Well tonight I found a couple of power plugs that will allow me to power the PC and the propeller off the battery. As I was checking the polarity of the power plug for the propeller, one of the cables blocked the screen of my voltmeter just enough to not see the '-'. When I plugged it into the propeller, There was the tell tell smell of acrid burning electronics. Too late! The propeller is now fried and gone to silicon heaven  and I've ordered a replacement. unfortunately, it means I can't do any of the weekend testing and development that would have allowed me to take it to work Monday to show it off.

This goes to show you that anybody can make simple mistakes. This one cost me the price of a new board and three or four days lost, all because I was not paying as much attention to everything I should have. In my case, I plead 'cataracts in both eyes, one eye that sees nothing and the other runs at about 20/70' A few years ago, this is a mistake I would not have made, but then I recall making many others,,,

It's a hundred dollar lesson that will last for awhile. They always do. Moral of the story? Don't be afraid of making mistakes, that's where we learn our toughest lessons, Don't be careless either.


Update 11 Aug 2010

The new propeller board arrived today. Like the old one, it's a MSR1, the Propeller Robot Control Board. So far, it's been fired up and programmed to handle the simple R/C program I have running for initial tests. Tonight, I'm planning on running it through a few tests to see how well it handles the WiFi things, drive it around to get the feel of it etc. I'll post some video if all goes well.

Update: 12 Aug 2010

Today, Bender fulfilled its primary design function: That of delivering a bunch of Chocolate Chip cookies to the office of our director. While it was all done under the use of telepresense, ie; remote control, Bender successfully navigated the approximatly fifty feet between my office and his, notwithstanding the positioning of a number of trash cans as obstacles. There are still issues with the anti collision software, and controlling the robot solely from the webcam was a challenge. My next step is to switch Bender to using the encoders so it will travel in something that more closely resembles a straight line.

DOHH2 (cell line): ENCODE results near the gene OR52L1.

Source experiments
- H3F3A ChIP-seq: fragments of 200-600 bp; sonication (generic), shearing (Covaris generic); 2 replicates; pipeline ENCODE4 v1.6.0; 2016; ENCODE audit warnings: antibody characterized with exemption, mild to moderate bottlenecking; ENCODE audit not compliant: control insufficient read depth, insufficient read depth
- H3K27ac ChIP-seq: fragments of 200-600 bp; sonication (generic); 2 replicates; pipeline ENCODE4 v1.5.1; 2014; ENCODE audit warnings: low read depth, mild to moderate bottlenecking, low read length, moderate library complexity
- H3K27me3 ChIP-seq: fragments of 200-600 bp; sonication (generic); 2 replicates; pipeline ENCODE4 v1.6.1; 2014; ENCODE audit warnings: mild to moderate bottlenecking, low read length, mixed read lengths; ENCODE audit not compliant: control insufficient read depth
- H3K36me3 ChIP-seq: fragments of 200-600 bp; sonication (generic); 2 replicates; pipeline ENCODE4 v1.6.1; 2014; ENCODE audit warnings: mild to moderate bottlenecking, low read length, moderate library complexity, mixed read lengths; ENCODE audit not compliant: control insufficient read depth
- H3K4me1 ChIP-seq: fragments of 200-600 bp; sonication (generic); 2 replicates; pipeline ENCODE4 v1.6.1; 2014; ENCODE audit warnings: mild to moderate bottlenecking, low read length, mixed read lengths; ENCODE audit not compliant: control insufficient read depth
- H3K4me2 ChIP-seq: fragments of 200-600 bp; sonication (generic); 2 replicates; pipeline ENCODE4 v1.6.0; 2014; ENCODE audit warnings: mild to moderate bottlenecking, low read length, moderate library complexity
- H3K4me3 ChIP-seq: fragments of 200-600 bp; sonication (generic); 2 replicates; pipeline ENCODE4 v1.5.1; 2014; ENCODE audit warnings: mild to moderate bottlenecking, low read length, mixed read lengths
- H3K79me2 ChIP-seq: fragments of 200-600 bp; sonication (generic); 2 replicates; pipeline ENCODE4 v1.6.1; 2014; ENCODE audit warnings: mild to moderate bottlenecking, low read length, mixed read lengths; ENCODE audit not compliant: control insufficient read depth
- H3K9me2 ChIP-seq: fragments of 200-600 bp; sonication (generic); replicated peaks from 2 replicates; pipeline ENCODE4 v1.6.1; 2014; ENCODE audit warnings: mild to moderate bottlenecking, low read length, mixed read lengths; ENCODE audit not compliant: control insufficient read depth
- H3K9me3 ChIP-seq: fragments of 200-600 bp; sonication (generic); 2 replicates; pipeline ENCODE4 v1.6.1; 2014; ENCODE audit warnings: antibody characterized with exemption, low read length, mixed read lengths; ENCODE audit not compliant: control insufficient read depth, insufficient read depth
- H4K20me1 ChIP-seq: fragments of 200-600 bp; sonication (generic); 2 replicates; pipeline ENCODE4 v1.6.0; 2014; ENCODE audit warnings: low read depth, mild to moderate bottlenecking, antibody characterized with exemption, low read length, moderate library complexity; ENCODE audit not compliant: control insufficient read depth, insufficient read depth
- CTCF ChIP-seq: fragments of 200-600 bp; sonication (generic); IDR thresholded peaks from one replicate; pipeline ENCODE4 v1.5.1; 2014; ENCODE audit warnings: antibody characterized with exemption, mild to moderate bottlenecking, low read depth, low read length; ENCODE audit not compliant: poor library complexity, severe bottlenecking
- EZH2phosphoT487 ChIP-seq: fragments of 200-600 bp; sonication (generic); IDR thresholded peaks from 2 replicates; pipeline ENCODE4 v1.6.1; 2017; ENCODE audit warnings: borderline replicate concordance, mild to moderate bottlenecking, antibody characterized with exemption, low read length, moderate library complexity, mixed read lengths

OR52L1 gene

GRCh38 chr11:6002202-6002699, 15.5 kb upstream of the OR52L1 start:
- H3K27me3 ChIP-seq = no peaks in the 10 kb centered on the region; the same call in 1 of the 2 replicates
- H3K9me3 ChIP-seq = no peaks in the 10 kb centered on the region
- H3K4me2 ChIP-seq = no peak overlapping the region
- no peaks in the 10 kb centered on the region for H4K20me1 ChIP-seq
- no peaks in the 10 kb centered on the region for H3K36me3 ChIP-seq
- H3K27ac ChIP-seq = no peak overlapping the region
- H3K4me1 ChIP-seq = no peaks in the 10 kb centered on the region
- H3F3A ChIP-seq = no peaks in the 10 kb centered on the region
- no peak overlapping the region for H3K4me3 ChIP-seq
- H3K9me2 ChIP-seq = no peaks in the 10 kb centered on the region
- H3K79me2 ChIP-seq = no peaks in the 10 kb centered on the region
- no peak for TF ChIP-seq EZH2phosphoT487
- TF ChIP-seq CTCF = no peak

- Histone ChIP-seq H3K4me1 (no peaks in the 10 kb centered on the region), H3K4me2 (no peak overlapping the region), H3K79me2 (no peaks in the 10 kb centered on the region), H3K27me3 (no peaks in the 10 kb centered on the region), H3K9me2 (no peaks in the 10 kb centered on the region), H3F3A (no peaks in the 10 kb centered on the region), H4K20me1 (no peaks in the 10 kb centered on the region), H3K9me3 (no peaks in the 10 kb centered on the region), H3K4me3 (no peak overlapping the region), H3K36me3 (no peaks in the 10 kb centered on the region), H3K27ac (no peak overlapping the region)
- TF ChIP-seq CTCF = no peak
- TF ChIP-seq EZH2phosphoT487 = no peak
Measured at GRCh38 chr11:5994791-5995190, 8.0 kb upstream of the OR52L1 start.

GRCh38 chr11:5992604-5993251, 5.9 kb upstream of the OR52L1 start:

Update 20 Aug 2010

Bender is now Skype enabled. Now I'm working on a pair of programs to talk to Skype. The first is on Bender and listens in on the chat channel for commands, then transfers the appropriate command sequence tot Bender via the serial port. Trivial program.

The second program runs on the remote client, reads mouse commands, and sends them over Skype to bender for execution.

Both programs are in VB.net. They will provide the ability to control Bender usinfg only a skype connection and my VB client.

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Quote:  Apology Accepted Captain Neider (lol) It's a Star Wars Joke

...And then we get talking about the "tone of voice" within a text-only comment. Also, we are electronics people. What I meant to say was, "You're talkin' to my man all wrong, it's the wrong tone --You do it again and I'll stab you in the face with a soldering iron."



I finally got to use it. lol

One of the cool things that I learned from the "Unofficial Propeller Expo West" was that Pings should have a cool-off time. Since their range is 3 meters, I figured that the round trip time is about 18ms for 3 meters. So I am going to try to add an 18-20ms delay between each call of a Ping to see if I stop getting false readings from echos.